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6 ex-altar boys allege sex abuse by priest

Now ages 28 to 32, the men say they were sexually abused by the Rev. Robert Schaeufele, who resigned in April.

By WAVENEY ANN MOORE, Times Staff Writer

© St. Petersburg Times, published May 11, 2002

Now ages 28 to 32, the men say they were sexually abused by the Rev. Robert Schaeufele, who resigned in April.

PINELLAS PARK -- Six men are accusing the Rev. Robert Schaeufele, a priest who served in nine area parishes for 27 years, of sexually abusing them when they were altar boys nearly 20 years ago at Sacred Heart Roman Catholic Church.

Some of the men said he fondled them in church before they were to serve at Mass.

Schaeufele, 54, resigned abruptly on April 15 after being accused of sexual misconduct with a minor during the 1970s.

When he quit, he was pastor of St. Michael the Archangel Catholic Church in Hudson. The Diocese of St. Petersburg said members of its response team had determined that the complaint "entailed a credible and substantial allegation of misconduct." The victim had requested anonymity, the diocese said.

The accusations by five of the former altar boys were revealed Friday in interviews with the St. Petersburg Times at the office of their Pinellas Park attorney. The men said the incidents occurred between August 1983 and February 1985 while Schaeufele was a priest at Sacred Heart. They said the abuse continued for a time after the priest moved from Sacred Heart to St. Rita in Dade City.

The men said Schaeufele fondled them before Mass and in places such as a sports club. They said he also sexually assaulted them with objects such as hairbrush handles in his bedroom at the Sacred Heart rectory. They said they were forced to reciprocate.

Schaeufele could not be reached for comment. The diocese said he is hiring an attorney and declined to say where the priest is.

Four of the six men were at the lawyer's office Friday, and a fifth took part by phone. The five said they want to make sure that Schaeufele never harms another person. They also want to find other victims to join them in their quest to have the priest prosecuted.

"There is no way this was just us," said Brian Gruber, 29, one of two men who chose to speak publicly.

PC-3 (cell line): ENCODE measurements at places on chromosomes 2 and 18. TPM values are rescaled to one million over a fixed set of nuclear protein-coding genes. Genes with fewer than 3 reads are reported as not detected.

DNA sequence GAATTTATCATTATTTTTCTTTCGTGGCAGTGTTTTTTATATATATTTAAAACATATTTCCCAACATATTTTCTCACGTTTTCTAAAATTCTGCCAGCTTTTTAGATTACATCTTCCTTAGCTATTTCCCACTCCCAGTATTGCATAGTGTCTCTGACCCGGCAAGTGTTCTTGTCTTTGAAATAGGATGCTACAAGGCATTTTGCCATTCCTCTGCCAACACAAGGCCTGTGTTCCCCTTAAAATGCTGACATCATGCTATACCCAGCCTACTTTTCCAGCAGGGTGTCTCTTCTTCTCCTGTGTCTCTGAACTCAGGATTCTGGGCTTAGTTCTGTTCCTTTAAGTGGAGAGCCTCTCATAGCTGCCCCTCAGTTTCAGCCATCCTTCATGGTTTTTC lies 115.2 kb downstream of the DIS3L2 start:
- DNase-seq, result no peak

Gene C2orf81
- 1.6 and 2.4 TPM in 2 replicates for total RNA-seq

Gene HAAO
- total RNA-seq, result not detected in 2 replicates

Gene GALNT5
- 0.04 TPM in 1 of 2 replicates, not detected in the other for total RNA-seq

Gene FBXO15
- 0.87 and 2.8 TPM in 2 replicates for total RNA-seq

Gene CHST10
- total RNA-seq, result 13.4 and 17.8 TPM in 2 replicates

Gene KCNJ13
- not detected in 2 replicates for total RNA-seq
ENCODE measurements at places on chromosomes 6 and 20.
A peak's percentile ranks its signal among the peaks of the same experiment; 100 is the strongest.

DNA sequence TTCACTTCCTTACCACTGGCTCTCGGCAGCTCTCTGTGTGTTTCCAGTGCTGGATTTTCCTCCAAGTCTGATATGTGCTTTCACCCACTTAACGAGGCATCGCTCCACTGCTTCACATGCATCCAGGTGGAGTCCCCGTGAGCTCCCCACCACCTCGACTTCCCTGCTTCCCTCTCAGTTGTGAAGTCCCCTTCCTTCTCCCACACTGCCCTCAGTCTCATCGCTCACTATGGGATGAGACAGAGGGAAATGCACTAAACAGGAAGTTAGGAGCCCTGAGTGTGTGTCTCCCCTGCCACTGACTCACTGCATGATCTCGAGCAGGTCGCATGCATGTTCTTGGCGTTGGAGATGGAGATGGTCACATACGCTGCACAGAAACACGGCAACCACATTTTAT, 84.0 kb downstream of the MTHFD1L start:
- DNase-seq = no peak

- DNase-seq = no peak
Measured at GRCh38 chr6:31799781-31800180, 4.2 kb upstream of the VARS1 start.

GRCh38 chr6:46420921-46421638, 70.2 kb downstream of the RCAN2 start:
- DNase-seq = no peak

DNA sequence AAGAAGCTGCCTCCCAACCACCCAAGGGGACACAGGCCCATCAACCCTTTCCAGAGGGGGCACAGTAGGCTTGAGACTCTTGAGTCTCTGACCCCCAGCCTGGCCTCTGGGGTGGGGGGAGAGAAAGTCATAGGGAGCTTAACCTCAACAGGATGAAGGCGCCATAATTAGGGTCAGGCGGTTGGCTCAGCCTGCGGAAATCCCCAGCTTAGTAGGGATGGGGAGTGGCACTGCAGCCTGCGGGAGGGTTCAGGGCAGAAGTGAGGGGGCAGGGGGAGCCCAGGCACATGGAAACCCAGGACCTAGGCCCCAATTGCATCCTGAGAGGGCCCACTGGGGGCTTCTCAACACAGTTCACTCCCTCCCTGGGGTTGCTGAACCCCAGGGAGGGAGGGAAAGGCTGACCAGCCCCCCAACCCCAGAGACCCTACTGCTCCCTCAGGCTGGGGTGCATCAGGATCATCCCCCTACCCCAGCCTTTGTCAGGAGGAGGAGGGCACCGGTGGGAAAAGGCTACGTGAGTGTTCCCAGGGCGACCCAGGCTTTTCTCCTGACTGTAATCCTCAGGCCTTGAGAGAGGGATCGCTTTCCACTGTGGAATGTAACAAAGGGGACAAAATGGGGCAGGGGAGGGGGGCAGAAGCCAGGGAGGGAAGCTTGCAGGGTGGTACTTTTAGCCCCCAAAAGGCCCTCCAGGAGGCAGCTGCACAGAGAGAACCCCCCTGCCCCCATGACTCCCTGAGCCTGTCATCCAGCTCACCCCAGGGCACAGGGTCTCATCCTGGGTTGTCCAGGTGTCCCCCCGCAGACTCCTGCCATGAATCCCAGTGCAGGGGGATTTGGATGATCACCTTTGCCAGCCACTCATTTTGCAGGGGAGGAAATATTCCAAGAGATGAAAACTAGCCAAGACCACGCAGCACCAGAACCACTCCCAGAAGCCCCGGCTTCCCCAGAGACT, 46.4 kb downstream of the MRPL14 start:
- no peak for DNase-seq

Gruber said his story is a difficult one to tell.

"None of us want to be the poster child for the abuse of the Catholic church. Do you know what it is like, after you have been victimized by a priest, to talk to one?" he asked.

The men contacted the diocese last month after a St. Petersburg Times story about Schaeufele's resignation.

This week, the accusations of the men, now between the ages of 28 and 32, were reported to the Pinellas Park police, said their attorney, Joseph H. Saunders, who is the husband of Times correspondent Kathy Saunders. Under state law, sexual battery on a child younger than 12 is a life or capital felony and has no statute of limitations.

The men weren't happy with how the diocese treated them before they went to police.

"I made several attempts to contact the diocese to get through to get the right person and just kept getting bounced around," said Gruber, who lives in Pinellas Park.

Mary Jo Murphy, spokeswoman for the diocese, said the Rev. Robert Gibbons, chancellor of the diocese, whose office handles sex abuse complaints, is concerned about all victims.

"What we are trying to do is respond as expediently as possible," she said. "And Father Gibbons said that everyone who has called has been treated with the greatest respect and has been offered counseling or whatever is needed to begin a healing process. He . . . is urging them, as the bishop did some time ago, to go to law enforcement and do whatever they feel is necessary and we will support them in that decision."

Four of the five men who were interviewed attended the Sacred Heart parish school, participated in the youth group and served as altar boys. Most are husbands and fathers. One runs his own business. Two have had run-ins with the law and dropped out of high school. Only one still attends church. They say they find it difficult to trust. They still refer to Schaeufele as Father Bob, who they said befriended them as soon as he arrived at their parish.

"He wanted to do stuff with us. It started out very slowly. It was in increments. You wanted to hang out with him, but later you realized you had to pay for it in different ways," Gruber said.

There were scuba diving trips, visits to Chuck E Cheese's, to Bally's sports club and to the rectory to play video games.

"Father Bob, he was like Santa Claus," said Robert Riddle, 28, who now lives in Ohio and told his story by telephone. "I look at him now in my head as a very, very bad person.

"It was easy for him to get me alone," said Riddle, who was from a single-parent home.

"My mother trusted him. Everybody trusted him. . . . Even when he went to Dade City, he would still come for me," said Riddle, who is single and is the father of a young daughter.

He did not tell his mother about the incidents until two weeks ago.

"My mom was mortified. She blamed herself," said Riddle. "It's nobody's fault, except for his."

Technically, Schaeufele, who was ordained for the Diocese of St. Petersburg on May 10, 1975, remains a priest.

However, said Murphy, the diocese spokeswoman, "Father Schaeufele cannot function as a priest in any ministry now or ever. He will never function as a priest again."

-- Times researcher Cathy Wos contributed to this report.

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